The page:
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From the Townsend Letter for Doctors & Patients
April 2003
Fast Food Nation, the Dark Side of the All-American Meal
by Eric Schlosser
review by Beatrice Trum Hunter
Our April 2003 cover
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Fast Food Nation, the Dark Side of the All-American Meal
by Eric Schlosser
Perennial, HarperCollins Publishers, Inc.
10 East 53 St.
New York, New York USA
Quality paperback, black/white photographs
$13.95 US ($21 Canada)
383 pages

Landmark books about the shortcomings of the food supply have been published at intervals by concerned citizens who have studied the problems diligently, and have been dedicated to the task of alerting the public. Both Upton Sinclair's The Jungle (1906) and F.J. Schlink and Arthur Kallet's 1,000,000,000 Guinea Pigs (1933), in the best tradition of muckrakers, led to Congressional inquiries and reform measures to strengthen public protection. Now, another landmark book, Fast Food Nation (2002) by Eric Schlosser, in the same tradition, should alert the American public to what the author terms, in his subtitle, "the dark side of the all-American meal." May this landmark book arouse a lethargic public, insensitive public officials who are guardians of health, and unscrupulous food processors, to the glaring shortcomings, failures, and hazards of our current food system.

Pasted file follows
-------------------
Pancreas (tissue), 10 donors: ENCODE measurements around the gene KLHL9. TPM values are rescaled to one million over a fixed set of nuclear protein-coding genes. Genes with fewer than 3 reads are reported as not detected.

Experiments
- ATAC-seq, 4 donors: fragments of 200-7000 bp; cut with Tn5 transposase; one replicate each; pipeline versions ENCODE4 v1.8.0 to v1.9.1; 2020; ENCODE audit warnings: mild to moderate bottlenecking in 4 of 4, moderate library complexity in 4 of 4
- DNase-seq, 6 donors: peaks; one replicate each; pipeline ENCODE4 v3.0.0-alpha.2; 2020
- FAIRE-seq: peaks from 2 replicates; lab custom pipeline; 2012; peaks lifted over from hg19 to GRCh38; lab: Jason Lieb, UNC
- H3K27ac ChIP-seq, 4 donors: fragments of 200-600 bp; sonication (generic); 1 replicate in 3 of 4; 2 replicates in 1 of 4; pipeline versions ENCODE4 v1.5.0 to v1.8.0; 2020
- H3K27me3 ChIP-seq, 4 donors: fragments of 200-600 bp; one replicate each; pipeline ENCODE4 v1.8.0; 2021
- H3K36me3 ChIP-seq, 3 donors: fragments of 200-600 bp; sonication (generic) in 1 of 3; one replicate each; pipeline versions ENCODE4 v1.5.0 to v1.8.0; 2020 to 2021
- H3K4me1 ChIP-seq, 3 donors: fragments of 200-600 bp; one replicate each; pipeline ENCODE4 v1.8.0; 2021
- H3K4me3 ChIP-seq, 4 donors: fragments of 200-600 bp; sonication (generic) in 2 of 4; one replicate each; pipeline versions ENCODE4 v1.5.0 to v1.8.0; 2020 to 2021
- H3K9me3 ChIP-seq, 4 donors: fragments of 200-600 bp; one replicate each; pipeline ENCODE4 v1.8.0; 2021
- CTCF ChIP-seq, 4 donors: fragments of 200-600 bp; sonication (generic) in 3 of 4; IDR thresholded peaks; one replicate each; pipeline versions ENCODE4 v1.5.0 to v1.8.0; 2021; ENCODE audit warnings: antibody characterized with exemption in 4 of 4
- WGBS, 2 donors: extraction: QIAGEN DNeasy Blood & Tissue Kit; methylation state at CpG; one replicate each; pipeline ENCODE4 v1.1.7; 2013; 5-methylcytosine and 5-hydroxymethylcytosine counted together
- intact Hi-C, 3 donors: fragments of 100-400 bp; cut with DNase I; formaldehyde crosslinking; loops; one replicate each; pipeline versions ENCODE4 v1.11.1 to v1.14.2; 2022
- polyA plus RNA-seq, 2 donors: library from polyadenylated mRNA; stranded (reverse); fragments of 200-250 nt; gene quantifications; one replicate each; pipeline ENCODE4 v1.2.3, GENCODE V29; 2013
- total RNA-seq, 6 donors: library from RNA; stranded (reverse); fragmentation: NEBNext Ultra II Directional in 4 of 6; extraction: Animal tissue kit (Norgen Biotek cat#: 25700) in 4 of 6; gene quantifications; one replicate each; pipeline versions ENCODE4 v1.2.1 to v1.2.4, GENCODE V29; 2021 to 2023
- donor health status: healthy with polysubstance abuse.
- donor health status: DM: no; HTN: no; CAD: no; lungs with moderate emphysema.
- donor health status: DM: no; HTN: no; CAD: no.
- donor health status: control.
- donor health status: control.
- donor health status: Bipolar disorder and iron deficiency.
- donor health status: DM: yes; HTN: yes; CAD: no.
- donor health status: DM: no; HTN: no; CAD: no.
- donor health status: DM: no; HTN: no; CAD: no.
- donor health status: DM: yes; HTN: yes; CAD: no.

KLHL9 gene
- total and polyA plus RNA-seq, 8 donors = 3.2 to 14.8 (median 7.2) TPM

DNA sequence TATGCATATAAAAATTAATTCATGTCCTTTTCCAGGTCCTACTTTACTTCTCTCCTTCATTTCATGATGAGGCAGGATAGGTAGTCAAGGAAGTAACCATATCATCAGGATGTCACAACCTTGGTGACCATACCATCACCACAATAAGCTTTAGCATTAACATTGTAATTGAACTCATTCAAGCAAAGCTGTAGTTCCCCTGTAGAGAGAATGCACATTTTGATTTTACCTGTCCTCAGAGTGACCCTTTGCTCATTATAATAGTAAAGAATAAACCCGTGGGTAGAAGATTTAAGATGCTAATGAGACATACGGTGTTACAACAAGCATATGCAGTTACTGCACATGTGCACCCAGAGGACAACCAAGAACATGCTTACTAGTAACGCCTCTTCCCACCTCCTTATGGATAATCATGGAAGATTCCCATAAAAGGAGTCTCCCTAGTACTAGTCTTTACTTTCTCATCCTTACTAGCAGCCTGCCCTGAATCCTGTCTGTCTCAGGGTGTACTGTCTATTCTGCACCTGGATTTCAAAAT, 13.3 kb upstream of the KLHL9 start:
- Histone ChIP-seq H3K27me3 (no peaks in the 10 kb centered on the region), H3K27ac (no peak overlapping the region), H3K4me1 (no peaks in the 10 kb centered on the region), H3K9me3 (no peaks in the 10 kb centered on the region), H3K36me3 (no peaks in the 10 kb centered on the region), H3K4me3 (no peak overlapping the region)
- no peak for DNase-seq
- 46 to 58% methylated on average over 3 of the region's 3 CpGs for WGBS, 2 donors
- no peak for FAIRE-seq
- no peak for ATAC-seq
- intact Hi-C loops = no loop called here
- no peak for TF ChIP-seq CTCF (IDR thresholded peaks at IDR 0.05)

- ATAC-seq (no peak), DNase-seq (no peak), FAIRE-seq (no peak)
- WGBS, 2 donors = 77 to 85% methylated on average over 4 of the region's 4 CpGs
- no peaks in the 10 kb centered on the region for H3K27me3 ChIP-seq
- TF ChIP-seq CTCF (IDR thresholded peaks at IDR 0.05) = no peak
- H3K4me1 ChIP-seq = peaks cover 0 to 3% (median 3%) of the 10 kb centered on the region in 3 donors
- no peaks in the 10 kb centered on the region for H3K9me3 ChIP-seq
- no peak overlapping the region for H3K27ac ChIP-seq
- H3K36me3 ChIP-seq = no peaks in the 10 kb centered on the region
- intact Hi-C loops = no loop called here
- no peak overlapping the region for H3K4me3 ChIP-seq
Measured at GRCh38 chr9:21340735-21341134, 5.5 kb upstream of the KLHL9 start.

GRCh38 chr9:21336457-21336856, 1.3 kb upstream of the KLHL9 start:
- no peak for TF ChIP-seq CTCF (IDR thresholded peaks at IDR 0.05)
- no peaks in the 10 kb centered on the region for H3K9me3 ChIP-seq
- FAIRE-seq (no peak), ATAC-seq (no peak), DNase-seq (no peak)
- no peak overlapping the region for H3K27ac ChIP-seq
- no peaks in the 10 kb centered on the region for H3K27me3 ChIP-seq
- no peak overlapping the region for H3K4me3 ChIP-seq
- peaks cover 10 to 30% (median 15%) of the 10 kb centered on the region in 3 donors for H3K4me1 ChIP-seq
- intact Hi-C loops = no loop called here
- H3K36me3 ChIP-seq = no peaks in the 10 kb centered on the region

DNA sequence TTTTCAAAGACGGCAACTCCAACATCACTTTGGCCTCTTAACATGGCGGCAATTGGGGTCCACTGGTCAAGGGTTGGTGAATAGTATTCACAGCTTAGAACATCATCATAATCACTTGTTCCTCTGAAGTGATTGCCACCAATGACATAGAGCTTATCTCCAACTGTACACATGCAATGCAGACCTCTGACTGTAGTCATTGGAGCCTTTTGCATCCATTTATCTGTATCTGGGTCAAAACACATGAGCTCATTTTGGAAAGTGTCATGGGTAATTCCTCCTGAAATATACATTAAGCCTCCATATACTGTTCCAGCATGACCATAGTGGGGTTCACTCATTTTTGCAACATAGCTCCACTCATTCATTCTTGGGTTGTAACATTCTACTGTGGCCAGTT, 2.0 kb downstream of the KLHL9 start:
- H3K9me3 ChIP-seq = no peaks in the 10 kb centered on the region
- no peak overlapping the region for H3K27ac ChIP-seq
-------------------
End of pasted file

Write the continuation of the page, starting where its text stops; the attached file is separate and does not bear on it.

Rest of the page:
Schlosser has examined every facet of the American food supply, from methods of growing and producing commodities, processing them, to their retail sales and consumption. Rather than focusing narrowly on the popular fast food outlets — the symbol of the ultimate development of industrialized food — Schlosser explores all the intricately interwoven aspects that influence food production and consumption.

To humanize the problems, the author begins each chapter with a personalized account of a real person, set in a real environment. The faces are woven into the personal account. The technique is highly effective, for the reader can identify with the individual and the problems he or she encounters.

In Schlosser's concluding remarks, he expresses a hope that "future historians…will consider the American fast food industry a relic of the 20th century — a set of attitudes, systems, and beliefs that emerged from postwar southern California, that embodied its limitless faith in technology, that quickly spread across the globe, flourished briefly, and then receded, once its true costs became clear and its thinking became obsolete…Whatever replaces the fast food industry should be regional, diverse, authentic, unpredictable, sustainable, profitable — and humble. It should know its limits. People can be fed without being fattened or deceived. The new century may bring an impatience with conformity, a refusal to be kept in the dark, less greed, more compassion, less speed, more common sense, a sense of humor about brand essences and loyalties, a view of food as more than just fuel. Things don't have to be the way they are…"

Fast Food Nation is well-researched. Some 63 pages of author's notes document his materials thoroughly. Schlosser has tried to write a balanced account. The book is a wake-up call to activate concerned consumer's responsive legislators, and enlightened food industry executives. The book is highly recommended reading. It is a first-class muckraker that deserves thorough study, followed by appropriate actions.

Eric Schlosser is a correspondent for The Atlantic Monthly. He is the recipient of numerous journalistic honors, including a National Magazine Award for his article on marijuana and the so-called war on drugs. Fast Food Nation has been on The New York Times best seller list, and widespread recognition is deserved.




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